As discussed in the first part of this blog series A Strong Defense for Low-Carbon Innovation, the U.S. Department of Defense (DOD) has both the demand for and procurement capabilities to advance the development and deployment of innovative low-carbon technologies. This post highlights a variety of leading businesses innovating and creating new opportunities in response to the U.S. Department of Defense efforts, and some of the challenges businesses encounter along the way.
Strategic public-private partnerships are key to helping the DOD meet its energy goals and present significant low-carbon business opportunities. Employing the expertise of companies, such as those specializing in electricity generation or computer technology, gives the DOD access to specialty skills and knowledge needed to advance innovative low-carbon technologies. Businesses, in turn, have the potential to enhance their competencies through government-funded research and development, or provide new technologies for commercial markets after large-scale demonstration through the DOD.
This post is the first of a two-part series on low-carbon innovation in the defense industry. It looks at how the DOD is uniquely positioned to drive low-carbon innovation. The second part in the blog series looks at how businesses are working with the DOD to bring low-carbon solutions to market.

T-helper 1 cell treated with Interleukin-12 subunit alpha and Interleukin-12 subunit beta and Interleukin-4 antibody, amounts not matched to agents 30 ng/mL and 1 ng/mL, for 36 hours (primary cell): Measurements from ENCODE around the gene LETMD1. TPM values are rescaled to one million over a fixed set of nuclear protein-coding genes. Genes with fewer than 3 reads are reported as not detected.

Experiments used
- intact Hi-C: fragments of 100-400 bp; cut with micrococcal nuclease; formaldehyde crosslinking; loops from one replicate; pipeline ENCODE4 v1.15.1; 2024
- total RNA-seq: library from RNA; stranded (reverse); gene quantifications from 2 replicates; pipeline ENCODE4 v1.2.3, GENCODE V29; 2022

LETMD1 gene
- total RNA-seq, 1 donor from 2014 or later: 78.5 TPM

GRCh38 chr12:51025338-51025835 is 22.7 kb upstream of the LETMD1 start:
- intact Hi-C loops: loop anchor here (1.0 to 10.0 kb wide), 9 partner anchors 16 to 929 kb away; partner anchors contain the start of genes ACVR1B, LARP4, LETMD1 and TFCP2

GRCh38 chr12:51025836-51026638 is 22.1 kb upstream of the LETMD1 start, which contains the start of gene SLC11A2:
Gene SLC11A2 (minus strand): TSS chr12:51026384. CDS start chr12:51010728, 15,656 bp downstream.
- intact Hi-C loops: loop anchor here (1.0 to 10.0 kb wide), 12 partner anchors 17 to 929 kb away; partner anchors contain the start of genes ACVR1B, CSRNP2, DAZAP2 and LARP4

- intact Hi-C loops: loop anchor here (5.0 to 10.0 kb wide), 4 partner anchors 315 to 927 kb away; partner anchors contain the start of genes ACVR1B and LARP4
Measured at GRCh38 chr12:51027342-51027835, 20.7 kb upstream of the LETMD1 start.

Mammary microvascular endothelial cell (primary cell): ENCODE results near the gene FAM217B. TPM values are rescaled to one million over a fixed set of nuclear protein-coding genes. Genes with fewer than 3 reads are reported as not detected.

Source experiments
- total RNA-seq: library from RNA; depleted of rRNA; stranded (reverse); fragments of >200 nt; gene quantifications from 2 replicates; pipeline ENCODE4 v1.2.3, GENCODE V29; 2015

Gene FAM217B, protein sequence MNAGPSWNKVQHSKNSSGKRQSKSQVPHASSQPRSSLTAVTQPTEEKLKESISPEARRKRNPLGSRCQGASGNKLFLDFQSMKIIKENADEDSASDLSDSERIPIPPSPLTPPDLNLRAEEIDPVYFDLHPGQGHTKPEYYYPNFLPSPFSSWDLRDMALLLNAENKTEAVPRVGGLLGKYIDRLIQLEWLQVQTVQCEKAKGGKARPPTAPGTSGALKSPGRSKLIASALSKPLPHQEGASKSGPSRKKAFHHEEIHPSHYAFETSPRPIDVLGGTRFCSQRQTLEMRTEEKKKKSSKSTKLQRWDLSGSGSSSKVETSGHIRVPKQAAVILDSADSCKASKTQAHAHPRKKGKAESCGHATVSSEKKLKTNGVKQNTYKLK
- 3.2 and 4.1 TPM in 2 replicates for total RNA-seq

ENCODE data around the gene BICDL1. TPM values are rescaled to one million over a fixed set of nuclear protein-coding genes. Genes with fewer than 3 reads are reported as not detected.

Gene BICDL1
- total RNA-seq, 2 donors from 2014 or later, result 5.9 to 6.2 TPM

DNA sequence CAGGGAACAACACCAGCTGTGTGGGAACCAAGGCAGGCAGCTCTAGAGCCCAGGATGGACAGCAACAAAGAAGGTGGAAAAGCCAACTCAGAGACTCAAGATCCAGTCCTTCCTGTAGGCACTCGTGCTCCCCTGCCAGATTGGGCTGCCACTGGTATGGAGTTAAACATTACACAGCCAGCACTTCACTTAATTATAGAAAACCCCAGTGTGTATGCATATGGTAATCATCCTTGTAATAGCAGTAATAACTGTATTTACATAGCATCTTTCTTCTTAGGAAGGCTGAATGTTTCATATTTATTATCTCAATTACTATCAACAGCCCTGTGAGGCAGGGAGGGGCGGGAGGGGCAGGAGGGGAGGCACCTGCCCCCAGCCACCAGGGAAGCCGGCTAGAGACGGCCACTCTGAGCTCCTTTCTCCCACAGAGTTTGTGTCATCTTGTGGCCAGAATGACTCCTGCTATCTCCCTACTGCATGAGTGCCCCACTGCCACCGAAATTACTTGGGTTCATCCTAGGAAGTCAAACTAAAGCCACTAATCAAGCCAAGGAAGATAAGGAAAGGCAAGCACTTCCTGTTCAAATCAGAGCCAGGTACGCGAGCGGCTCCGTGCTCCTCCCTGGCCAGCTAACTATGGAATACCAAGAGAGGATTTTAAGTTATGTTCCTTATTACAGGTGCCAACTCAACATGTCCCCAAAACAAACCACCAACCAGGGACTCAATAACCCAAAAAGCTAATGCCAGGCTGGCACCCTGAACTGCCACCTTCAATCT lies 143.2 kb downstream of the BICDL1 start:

From GPS to the Internet, the U.S. Department of Defense (DOD) has a history of driving the creation of innovative technologies now used every day by Americans. With low-carbon policies a major challenge in Washington today, many clean energy advocates are seeking leadership from the DOD, which is the single largest consumer of energy in the country, to help drive clean energy solutions. Motivated by the need to better protect troops and support its operations, the DOD is becoming more involved in low-carbon technology research, development, and deployment. As stated in the 2010 Quadrennial Defense Review (QDR), this work will shape the future commercial potential of energy technologies, as “military installations [serve] as a test bed to demonstrate and create a market for innovative energy efficiency and renewable energy technologies.”
Business leaders from across the country convened in Atlanta last month to share critical lessons from developing and deploying low-carbon solutions. At our Business of Innovating conference, dozens of company leaders—from Coca-Cola and Mars to Dow and Bayer—discussed new products and solutions that are beginning to drive business growth in clean energy while limiting greenhouse gas emissions. Their efforts reflect a deepening understanding of changes in market preferences and demand for low-carbon solutions.